Long-term Stewardship of Contaminated Sites, Vapor Intrusion Mitigation and Monitoring Fit the Requirements

Written by Stephen R. Henshaw, President & CEO, EnviroForensics

As seen in the December 2014 issue of Cleaner & Launderer

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The latest wrinkle in the cleanup process of sites contaminated with chlorinated solvents (PCE and TCE) is in understanding how long the site, and those sites downgradient, will need to be monitored when complete contaminant removal is not possible and potential human exposure remains. Generally speaking, the more contamination left in place, the longer the site will need to be monitored. I want to tell you this because the cleanup costs that will be generated for your site, will be greatly affected by two things; 1) the removal of contaminated soil and groundwater in the source area and 2) the long-term monitoring requirements (how many locations need to be monitored and for how long). If you are not aware of these two big issues, you are not looking at the full picture and you could be unwittingly reviewing cleanup cost estimates that may have been prepared using the old “bait and switch”.

Let me make no bones about it, the environmental consulting industry is highly competitive and like many purchases consumers make, price is a large factor when you select a consultant to clean up environmental contamination. Nowhere is this price more susceptible to variation than in asking for the consultant to give a true site closure cost estimate. The most important thing to understand about what I am telling you is that you know to ask the hard questions about the provided cost to closure and don’t get caught up in hearing what you want to hear. Consultants don’t enjoy being the bearer of bad news and they realize that they might be competitively shopped, especially if the provided costs are higher than the party paying for the contamination expects. Consequently, the consultant may try to soft pedal the remediation costs. I refer to this as, “telling people what they want to hear”. I see this all the time, particularly when insurance companies are responsible for paying for the cleanup. Continue reading “Long-term Stewardship of Contaminated Sites, Vapor Intrusion Mitigation and Monitoring Fit the Requirements”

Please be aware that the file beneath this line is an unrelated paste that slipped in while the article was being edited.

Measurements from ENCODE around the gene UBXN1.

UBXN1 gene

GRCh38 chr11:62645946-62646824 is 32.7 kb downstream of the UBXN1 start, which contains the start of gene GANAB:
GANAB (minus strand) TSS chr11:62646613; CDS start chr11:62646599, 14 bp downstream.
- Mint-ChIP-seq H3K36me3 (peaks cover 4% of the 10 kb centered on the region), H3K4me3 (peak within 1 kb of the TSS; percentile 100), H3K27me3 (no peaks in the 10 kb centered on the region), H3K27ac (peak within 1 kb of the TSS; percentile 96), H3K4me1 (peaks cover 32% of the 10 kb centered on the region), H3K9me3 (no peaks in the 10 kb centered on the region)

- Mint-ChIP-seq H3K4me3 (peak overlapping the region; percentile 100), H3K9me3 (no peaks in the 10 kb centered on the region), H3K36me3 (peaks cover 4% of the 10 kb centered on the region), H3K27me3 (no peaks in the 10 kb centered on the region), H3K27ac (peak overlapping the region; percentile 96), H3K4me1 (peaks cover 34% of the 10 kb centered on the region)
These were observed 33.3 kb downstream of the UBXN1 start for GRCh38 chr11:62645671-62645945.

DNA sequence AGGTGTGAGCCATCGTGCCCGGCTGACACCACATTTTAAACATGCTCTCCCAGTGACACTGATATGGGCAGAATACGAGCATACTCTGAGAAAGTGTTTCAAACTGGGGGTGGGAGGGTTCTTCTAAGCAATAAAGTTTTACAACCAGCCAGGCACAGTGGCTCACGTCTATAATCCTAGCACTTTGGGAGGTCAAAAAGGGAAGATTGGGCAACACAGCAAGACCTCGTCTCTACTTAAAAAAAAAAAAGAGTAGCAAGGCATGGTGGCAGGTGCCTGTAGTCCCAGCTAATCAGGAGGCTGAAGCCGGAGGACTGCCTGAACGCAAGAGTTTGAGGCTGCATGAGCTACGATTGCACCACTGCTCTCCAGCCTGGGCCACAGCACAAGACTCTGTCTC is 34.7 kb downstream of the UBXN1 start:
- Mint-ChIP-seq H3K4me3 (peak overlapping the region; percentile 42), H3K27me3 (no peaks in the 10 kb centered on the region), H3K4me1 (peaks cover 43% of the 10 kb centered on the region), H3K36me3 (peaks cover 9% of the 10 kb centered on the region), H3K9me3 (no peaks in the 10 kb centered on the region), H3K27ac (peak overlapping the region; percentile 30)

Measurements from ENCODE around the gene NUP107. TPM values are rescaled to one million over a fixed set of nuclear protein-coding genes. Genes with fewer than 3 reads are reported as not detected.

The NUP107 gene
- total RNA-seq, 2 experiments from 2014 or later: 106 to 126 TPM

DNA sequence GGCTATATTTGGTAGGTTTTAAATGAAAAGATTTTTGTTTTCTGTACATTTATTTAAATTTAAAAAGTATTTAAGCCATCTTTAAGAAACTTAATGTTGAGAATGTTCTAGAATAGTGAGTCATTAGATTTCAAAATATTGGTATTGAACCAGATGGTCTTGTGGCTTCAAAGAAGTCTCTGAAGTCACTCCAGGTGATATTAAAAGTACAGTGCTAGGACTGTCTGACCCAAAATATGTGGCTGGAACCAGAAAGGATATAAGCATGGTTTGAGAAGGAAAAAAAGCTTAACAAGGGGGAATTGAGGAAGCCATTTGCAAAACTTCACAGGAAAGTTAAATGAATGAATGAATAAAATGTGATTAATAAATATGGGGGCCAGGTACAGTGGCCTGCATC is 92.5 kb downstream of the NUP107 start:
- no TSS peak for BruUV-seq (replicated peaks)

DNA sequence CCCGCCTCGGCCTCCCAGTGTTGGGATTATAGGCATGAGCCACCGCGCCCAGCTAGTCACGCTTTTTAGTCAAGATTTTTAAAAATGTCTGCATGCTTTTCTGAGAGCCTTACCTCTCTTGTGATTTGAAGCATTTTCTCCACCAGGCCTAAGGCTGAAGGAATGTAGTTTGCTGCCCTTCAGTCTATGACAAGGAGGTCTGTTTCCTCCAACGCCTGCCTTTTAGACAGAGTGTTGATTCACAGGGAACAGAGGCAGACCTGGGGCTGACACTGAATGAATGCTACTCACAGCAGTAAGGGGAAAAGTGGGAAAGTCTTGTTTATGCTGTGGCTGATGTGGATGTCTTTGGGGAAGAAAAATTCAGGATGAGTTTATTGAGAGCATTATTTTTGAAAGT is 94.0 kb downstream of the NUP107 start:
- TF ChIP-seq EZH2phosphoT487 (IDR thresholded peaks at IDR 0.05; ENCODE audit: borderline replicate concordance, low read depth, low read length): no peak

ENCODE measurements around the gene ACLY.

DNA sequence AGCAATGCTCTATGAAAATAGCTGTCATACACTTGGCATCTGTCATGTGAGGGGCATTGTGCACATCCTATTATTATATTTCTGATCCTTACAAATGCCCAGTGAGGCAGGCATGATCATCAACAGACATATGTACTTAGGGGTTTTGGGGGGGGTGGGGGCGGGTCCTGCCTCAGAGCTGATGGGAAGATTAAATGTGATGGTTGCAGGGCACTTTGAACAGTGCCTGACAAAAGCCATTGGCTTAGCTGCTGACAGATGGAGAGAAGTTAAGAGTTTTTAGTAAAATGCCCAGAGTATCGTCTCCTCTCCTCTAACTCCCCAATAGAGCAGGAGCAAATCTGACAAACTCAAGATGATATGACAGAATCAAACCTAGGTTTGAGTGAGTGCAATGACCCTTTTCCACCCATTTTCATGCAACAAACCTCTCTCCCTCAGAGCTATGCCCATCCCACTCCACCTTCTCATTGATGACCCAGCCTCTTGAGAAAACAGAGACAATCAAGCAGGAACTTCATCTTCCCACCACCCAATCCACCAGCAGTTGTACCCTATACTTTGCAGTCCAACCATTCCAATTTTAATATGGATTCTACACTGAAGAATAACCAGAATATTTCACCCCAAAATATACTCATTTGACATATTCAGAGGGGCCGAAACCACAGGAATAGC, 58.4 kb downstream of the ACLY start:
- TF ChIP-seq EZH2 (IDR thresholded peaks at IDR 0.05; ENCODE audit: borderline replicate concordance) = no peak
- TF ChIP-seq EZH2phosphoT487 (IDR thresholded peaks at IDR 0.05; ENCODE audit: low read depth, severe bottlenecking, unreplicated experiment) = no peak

Interview with Steve Henshaw and David O’Neill

David O’Neill & Stephen Henshaw, Edited for continuity and clarity.
Vol. 1, No. 2,Thursday, January 29, 2004

Stephen Henshaw is the founder and President/CEO of EnviroForensics (headquartered in Indianapolis, Indiana), the only environmental consulting firm in the country (to our knowledge) that combines environment investigation/engineering/design expertise with insurance coverage and settlement resolution expertise. It is this latter specialty that interested us the most, as over the years the company has carved a niche for itself in the field of insurance archaeology, especially for small to mid-sized businesses. David O’Neill is the company’s chief insurance archaeologist. O’Neill, an attorney, with an insurance background, and Henshaw, in the following interview, gave us a primer on insurance archaeology. Continue reading “Interview with Steve Henshaw and David O’Neill”

Interview with Steve Henshaw and Dave O’Neill Part 2 of 4

USILR: What is the specialized set of tools that insurance archaeologists use

Interview with Steve Henshaw, P.G., President & CEO, EnviroForensics & PolicyFind, and David O’Neill, Director of Investigations, EnviroForensics and PolicyFind

O’Neill: First and foremost, the insurance archaeologist is a researcher. He must pay attention to detail and have strong perseverance. The insurance archaeologist needs awareness of the history of the insurance market; i.e. Lloyd’s development of the first broad-form third-party excess liability coverage forms, the emergence of the comprehensive general liability (CGL) policy in the American market and the revision of the policy forms by the Insurance Rating Bureau (IRB) and later the Insurance Services Office, Inc. (ISO). Continue reading “Interview with Steve Henshaw and Dave O’Neill Part 2 of 4”